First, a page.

Octobris, 369

Mar 07 2017

The lad floated slumped over on a piece of driftwood. The small waves lapped at his chin, every so often flowing into his mouth to make him cough. The wreck of the ship was far behind him now, and he had lost sight of the bodies. He wondered how such a conflict of forces could end what was effectively all he had known for the past three years. Taken by the sea, the true Tubori way. The salt had dried his face and sapped all of the energy from his person. It was only enough for the pull of the tide to keep him from lulling off into an eternal sleep. That and the shouts of Hector, the quartermaster, who kept encouraging whatever survivors there still were to keep themselves awake and alert. The lad couldn’t tell the direction of the voice; in addition, he was unsure of how much time had passed. It had been sunset when Captain Downe attempted to drive the storm back with his own power, but now it was pitch black. Not even the moons shined their light on these bleak waters.

“Together boys! We ain’t driftin’ forever! And to Arien if we is to die by drownin’! I swore myself to the sands a long time ago, and she be an even more envious mistress than the sea!”

The lad struggled to keep his eyes open as yet again another wave rocked him. This one was gentle, and didn’t send him sailing off deeper into the darkness beyond. He was reminded of his mother for a moment, and then he stopped himself remembering. If he was to die, let it be in the confines of actuality; memories only served to make him regret and hurt.

“Captain Downe set us off in 336! I been sailin’ for thirty odd years and never did I see a storm like her! Aye, she were a ragin’ bitch she were…”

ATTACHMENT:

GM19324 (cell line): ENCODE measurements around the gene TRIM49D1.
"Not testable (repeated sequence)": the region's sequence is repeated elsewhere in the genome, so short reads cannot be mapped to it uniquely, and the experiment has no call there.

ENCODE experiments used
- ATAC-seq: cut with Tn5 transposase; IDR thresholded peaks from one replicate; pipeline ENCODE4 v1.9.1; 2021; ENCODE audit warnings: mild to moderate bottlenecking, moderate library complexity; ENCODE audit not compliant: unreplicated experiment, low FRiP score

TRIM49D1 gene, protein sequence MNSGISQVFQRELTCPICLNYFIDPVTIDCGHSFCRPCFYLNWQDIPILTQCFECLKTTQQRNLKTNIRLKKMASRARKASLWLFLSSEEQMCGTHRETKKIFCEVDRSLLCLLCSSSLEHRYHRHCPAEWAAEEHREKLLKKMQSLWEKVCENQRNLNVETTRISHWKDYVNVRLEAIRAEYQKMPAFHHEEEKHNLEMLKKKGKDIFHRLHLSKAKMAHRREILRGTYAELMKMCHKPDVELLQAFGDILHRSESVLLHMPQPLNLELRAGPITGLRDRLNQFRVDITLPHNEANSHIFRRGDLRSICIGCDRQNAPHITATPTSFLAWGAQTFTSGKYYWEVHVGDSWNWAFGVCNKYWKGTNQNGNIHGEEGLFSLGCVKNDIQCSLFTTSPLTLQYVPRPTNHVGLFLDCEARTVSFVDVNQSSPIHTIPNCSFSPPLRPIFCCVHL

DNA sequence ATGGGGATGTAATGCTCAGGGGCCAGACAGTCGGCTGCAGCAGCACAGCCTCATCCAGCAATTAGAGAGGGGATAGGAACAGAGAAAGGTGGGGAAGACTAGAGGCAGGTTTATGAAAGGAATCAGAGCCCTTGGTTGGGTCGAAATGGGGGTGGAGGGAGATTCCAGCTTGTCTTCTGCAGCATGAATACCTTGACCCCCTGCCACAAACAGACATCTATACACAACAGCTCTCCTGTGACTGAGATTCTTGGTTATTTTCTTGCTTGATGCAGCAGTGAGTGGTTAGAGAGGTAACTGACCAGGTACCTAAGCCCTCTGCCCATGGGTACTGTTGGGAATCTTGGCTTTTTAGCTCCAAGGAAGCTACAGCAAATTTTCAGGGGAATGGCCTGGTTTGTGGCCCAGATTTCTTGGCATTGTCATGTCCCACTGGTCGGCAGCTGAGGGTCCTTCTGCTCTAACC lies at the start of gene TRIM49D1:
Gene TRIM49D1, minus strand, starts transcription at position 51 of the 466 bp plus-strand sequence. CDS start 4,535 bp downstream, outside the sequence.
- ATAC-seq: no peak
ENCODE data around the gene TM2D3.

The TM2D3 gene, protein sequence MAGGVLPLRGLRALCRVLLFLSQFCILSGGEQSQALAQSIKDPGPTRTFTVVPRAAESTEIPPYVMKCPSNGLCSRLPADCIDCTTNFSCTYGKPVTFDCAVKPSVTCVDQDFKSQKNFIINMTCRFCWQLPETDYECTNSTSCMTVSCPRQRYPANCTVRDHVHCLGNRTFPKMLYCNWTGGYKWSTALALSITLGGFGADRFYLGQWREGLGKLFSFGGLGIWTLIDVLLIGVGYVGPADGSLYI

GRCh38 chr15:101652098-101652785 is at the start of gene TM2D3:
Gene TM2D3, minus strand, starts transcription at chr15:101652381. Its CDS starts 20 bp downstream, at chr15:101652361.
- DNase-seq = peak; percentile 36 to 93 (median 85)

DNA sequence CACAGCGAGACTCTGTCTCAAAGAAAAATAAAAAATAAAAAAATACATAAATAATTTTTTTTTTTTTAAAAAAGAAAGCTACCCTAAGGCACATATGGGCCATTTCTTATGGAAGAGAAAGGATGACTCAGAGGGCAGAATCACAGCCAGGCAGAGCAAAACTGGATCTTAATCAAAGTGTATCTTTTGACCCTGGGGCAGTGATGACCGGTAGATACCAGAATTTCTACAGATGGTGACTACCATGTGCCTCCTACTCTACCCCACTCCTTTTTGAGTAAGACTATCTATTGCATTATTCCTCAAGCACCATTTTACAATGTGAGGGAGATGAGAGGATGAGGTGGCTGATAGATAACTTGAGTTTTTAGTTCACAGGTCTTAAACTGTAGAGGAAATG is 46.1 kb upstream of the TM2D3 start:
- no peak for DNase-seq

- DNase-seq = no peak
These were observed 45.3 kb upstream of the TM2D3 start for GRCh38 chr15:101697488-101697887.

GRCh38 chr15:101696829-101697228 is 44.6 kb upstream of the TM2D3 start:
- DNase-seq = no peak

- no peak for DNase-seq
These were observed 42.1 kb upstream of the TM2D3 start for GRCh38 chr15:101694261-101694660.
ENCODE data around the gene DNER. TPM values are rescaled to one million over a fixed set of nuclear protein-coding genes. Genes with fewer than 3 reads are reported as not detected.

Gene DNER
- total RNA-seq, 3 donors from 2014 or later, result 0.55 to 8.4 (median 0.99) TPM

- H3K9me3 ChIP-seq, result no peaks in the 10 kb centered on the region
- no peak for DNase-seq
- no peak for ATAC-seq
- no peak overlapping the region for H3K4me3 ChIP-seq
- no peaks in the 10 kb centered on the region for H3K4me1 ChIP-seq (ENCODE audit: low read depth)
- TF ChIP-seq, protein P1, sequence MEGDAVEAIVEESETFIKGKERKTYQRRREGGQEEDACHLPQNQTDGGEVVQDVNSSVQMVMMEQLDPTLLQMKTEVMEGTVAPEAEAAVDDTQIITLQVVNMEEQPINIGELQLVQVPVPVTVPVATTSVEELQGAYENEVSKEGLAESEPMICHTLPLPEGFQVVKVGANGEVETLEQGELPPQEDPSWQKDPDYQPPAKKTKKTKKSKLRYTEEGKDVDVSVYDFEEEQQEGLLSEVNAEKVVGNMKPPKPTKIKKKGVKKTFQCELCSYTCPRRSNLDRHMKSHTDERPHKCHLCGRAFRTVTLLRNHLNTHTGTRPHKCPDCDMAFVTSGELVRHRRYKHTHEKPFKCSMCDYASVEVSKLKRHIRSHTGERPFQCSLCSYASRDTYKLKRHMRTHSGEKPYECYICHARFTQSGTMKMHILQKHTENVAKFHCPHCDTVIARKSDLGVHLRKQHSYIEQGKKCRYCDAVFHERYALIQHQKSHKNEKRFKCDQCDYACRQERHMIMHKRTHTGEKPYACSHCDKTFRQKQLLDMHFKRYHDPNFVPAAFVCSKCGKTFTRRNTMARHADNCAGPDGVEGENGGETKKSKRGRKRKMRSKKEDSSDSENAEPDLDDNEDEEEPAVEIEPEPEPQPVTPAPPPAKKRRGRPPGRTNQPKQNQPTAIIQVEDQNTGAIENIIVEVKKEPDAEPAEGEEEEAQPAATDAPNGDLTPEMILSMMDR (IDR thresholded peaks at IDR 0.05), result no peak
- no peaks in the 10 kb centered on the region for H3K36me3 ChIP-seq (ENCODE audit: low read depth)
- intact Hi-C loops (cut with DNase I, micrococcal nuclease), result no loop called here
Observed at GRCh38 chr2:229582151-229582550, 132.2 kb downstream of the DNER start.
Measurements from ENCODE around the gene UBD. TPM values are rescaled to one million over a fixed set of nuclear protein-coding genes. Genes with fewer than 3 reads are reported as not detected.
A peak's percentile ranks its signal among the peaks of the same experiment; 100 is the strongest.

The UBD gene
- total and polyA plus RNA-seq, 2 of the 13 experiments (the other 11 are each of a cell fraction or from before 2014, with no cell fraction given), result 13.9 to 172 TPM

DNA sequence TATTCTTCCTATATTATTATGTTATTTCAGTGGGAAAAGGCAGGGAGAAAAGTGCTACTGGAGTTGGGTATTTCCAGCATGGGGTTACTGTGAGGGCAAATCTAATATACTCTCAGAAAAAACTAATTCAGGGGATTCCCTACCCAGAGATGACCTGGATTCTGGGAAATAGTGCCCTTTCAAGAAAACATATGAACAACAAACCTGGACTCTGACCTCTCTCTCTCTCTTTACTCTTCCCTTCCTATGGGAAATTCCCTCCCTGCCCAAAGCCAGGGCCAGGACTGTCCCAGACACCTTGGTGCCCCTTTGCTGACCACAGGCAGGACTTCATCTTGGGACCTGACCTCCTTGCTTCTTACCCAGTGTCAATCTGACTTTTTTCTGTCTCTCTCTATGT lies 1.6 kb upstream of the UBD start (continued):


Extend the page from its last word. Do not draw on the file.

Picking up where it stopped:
His hands brushed the sea floor, prompting the lad to look down, incredulous. He very slowly raised his shriveled and wrinkled arm from the water and stared at the sand and kelp that clung to it. He looked forwards but could only see blackness. If there was a shore nearby, it was far from any civilization. He dipped his arm back in and began to paddle, weakly. His toes dragged across shells, and he was confident he must have cut himself on one, but the lad couldn’t bring himself to fret much.

“You feel that boys? You hear the gulls? You smell that? That’s sanctuary! We’ve been watched over, just as I said!”

The lad awoke on his back, bare of all but his own skin, and stared up at a sun that was far too cool for the amount of brightness it produced. He sat up, joints as though they had atrophied in the short time from consciousness to movement. He was on a small, rocky beach, overhanging cliffs casting a large and damp shadow. The wreckage of the ship wasn’t as far off as he had presumed; it was about three klicks off from the shore, and still sinking; the bowsprit was completely straight and vertical, marking the spot as though on a map. Some of the dead crew had washed up, soiled by violent deaths and faces ruined by whatever sealife had gotten to them while they could. The lad found that he could not recognize a single body. He couldn’t mourn for long, however, as he was growing colder by the second. He quickly trudged knee-deep into the water and tore out the longest and widest strips of seaweed that he could find. He covered them with sand and waited for them to dry out while he searched and stripped corpses.

Hours later he had scaled the shore and reached the top of the cliff. Green forests, vast and lush lay before him. Down the middle of an entrance copse, a thin, dirt trail spotted with wet footprints encouraged the lad to begin his journey.

As he began to walk, a final wave washed over the remnants of the wreckage, and carried the ship down to the depths of the sea.

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